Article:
26 Aug 2006

California’s Rich Against Everybody Else

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The spectacular scenery, a typically booming economy, and a climate which permits you to grow lemons and avocados in your backyard makes Californians seem rather spoiled to the rest of us. Californians typically express their appreciation for all their good fortune by the cultivation as a local art form of cloaking an unlimited sense of entitlement in the rhetoric of idealism.

How do you keep the other fellow (who actually owns the land) from doing anything with it that might deprive you of the pleasure of looking at it undeveloped? You just come up with an appropriate worthy cause: protecting some purportedly endangered amphibian, rodent or weed; avoiding sprawl; maintaining open space; and voila! You get to keep out the riff raff, and be spiritually enlightened too.

Today’s Wall Street Journal describes the plight of the Mexican immigrant worker in Monterey County renting out a room in the 1000 sq. ft. house that cost him half a million dollars, and still spending 70% of his income on his mortgage payment.

Meanwhile, Reuters describes the accelerating middle class exodus from idyllic coastal California to the baking hot interior Central Valley (renowned for its 110 degree temperatures) in search of affordable housing.

OAKLAND, California – Father Mark Wiesner has grown accustomed to wishing parishioners bon voyage as they flee the San Francisco area’s high housing costs for California’s Central Valley, where developers are increasingly transforming farms and ranches into a new suburbia.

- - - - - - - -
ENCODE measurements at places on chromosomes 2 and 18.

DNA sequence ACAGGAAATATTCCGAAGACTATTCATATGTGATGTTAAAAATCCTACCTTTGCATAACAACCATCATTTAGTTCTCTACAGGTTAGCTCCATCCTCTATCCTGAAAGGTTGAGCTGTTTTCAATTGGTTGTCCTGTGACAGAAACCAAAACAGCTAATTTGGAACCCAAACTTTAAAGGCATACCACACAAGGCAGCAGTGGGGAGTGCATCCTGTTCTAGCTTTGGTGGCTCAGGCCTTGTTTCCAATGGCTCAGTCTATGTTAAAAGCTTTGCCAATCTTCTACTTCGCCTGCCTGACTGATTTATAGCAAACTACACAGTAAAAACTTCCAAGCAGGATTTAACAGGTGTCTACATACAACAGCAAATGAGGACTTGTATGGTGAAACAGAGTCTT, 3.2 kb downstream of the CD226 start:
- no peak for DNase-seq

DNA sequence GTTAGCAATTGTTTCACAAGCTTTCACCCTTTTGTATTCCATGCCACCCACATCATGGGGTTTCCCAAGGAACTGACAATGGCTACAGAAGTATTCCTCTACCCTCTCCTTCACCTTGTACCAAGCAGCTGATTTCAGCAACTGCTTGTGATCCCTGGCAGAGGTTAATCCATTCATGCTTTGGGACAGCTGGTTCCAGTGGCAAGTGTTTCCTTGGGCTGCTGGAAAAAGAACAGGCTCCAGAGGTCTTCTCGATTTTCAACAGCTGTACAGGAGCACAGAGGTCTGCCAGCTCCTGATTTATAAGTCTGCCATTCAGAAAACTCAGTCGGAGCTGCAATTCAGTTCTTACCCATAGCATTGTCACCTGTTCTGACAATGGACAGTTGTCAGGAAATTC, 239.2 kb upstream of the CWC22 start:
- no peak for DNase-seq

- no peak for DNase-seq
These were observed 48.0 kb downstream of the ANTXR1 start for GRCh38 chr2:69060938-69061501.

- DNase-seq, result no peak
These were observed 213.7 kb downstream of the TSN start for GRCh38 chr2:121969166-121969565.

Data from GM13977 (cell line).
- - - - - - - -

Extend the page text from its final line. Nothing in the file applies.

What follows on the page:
“So many young couples I marry have to go to Modesto or Tracy to start their married lives,” said Wiesner, a Catholic priest in Oakland on the San Francisco Bay. “They simply can’t afford to stay here in the Bay area and to buy a single-family dwelling.”

Tracy and Modesto are 50 and 80 miles east of Oakland respectively. Both have seen blistering growth in recent years amid a middle-class exodus from California’s famed coastal urban centers in search of affordable housing.

Analysts say the middle-class flight will press on even if coastal home prices sag amid a national housing slowdown. Home prices near the state’s coastline would need to collapse to make buying a home there possible for many households.

Barring a collapse, ever more Californians will call the state’s Central Valley home because homes there are relatively affordable. July’s median home price in San Francisco was $771,000, compared with $438,000 in San Joaquin County roughly 60 miles to the east, according to real estate information service DataQuick Information Systems.

Southern California is seeing a similar exodus to Riverside and San Bernardino counties, known as the region’s Inland Empire, from Los Angeles, Orange and San Diego counties.

“Having been in the house market in Los Angeles, I can tell you a house with little bit of privacy and space to call your own is pretty hard to come by,” said economist Christopher Thornberg of the consulting firm Beacon Economics. “For many people getting out to that Inland Empire is the only way to really have a backyard for the kids.”

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